4. At the microscale, coupled physical interactions between collectives of agents can be exploited to enable self-organization. Past systems typically consist of identical agents; however, heterogeneous agents can exhibit asymmetric pairwise interactions which can be used to generate more diverse patterns of self-organization. Here, we study the effect of size heterogeneity in microrobot collectives composed of circular, magnetic microdisks on a fluid–air interface. Each microrobot spins or oscillates about its center axis in response to an external oscillating magnetic field, in turn producing local magnetic, hydrodynamic, and capillary forces that enable diverse collective behaviors. We demonstrate through physical experiments and simulations that the heterogeneous collective can exploit the differences in microrobot size to enable programmable self-organization, density, morphology, and interaction with external passive objects. Specifically, we can control the level of self-organization by microrobot size, enable organized aggregation, dispersion, and locomotion, change the overall shape of the collective from circular to ellipse, and cage or expel objects. We characterize the fundamental self-organization behavior across a parameter space of magnetic field frequency, relative disk size, and relative populations; we replicate the behavior through a physical model and a swarming coupled oscillator model to show that the dominant effect stems from asymmetric interactions between the different-sized disks. Our work furthers insights into self-organization in heterogeneous microrobot collectives and moves us closer to the goal of applying such collectives to programmable self-assembly and active matter.

     
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  6. Abstract Mobile microrobots, which can navigate, sense, and interact with their environment, could potentially revolutionize biomedicine and environmental remediation. Many self-organizing microrobotic collectives have been developed to overcome inherent limits in actuation, sensing, and manipulation of individual microrobots; however, reconfigurable collectives with robust transitions between behaviors are rare. Such systems that perform multiple functions are advantageous to operate in complex environments. Here, we present a versatile microrobotic collective system capable of on-demand reconfiguration to adapt to and utilize their environments to perform various functions at the air–water interface. Our system exhibits diverse modes ranging from isotropic to anisotrpic behaviors and transitions between a globally driven and a novel self-propelling behavior. We show the transition between different modes in experiments and simulations, and demonstrate various functions, using the reconfigurability of our system to navigate, explore, and interact with the environment. Such versatile microrobot collectives with globally driven and self-propelled behaviors have great potential in future medical and environmental applications.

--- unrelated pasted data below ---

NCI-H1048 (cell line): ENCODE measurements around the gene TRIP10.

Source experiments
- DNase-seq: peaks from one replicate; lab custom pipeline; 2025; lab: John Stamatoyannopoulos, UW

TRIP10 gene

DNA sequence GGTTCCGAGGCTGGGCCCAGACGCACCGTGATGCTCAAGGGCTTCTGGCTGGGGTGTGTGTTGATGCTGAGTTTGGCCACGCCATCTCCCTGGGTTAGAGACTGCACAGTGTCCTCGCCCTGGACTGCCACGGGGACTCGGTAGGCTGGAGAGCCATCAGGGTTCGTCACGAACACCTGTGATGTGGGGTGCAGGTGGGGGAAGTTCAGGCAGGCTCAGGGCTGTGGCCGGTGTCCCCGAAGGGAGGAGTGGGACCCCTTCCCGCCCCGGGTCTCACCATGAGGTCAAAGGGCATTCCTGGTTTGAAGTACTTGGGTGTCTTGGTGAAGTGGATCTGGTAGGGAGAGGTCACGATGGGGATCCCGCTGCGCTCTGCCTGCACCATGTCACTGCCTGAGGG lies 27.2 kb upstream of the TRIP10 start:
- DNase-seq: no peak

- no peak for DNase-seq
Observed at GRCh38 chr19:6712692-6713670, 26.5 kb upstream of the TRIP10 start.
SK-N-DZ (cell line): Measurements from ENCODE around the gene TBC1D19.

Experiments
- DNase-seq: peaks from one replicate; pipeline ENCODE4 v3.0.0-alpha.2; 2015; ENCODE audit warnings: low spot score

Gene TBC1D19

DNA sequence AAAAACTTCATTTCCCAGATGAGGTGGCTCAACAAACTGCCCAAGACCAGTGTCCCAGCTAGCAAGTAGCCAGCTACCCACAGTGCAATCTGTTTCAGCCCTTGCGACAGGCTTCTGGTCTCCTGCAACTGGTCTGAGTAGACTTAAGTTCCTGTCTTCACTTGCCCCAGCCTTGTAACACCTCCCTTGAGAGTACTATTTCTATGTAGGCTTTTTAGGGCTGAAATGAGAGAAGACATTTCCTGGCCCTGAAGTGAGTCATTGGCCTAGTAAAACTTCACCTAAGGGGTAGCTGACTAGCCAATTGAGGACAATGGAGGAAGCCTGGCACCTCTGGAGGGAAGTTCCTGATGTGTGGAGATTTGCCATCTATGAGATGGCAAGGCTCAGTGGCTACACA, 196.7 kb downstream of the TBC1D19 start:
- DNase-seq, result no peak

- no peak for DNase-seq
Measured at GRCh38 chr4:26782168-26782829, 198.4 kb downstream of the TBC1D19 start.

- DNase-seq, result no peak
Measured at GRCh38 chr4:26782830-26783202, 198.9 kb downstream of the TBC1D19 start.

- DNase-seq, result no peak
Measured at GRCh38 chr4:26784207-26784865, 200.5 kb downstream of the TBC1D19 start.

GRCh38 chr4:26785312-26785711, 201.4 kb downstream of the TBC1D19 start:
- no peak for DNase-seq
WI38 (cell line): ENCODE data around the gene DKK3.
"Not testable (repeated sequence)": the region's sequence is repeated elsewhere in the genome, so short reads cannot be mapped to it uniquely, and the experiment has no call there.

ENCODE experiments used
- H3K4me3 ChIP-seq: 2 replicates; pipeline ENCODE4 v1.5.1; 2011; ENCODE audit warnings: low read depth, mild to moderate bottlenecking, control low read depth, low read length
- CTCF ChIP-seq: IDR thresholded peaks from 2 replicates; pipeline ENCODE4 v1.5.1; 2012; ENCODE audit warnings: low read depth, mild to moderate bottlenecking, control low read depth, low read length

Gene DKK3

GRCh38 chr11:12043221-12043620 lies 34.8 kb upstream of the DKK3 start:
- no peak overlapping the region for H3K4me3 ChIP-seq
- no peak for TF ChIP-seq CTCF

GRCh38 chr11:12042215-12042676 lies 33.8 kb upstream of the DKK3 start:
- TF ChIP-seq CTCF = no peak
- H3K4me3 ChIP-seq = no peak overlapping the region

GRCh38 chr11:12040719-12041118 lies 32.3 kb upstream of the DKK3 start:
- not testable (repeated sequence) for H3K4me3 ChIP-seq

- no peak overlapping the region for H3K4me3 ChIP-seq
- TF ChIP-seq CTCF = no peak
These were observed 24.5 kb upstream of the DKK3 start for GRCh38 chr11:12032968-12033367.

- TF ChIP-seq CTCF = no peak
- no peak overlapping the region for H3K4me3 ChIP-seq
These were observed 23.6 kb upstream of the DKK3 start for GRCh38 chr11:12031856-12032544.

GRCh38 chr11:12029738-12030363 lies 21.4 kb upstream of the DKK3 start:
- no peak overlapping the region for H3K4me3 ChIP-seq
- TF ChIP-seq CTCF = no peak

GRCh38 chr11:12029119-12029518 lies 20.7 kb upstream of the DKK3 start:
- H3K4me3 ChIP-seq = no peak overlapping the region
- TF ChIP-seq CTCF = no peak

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  7. Soft robots actuate themselves and their world through induced pressure and strain, and can often sense these quantities as well. We hypothesize that coordination in a tightly coupled collective of soft robots can be achieved with purely proprioceptive sensing and no direct communication. In this paper, we target a platform of soft pneumatic modules capable of sensing strain on their perimeter, with the goal of using only the robots' own soft actuators and sensors as a medium for distributed coordination. However, methods for modelling, sensing, and controlling strain in such soft robot collectives are not well understood. To address this challenge, we introduce and validate a computationally efficient spring-based model for two-dimensional sheets of soft pneumatic robots. We then translate a classical consensus algorithm to use only proprioceptive data, test in simulation, and show that due to the physical coupling between robots we can achieve consensus-like coordination. We discuss the unique challenges of strain sensors and next steps to bringing these findings to hardware. These findings have promising potential for smart materials and large-scale collectives, because they omit the need for additional communication infrastructure to support coordination.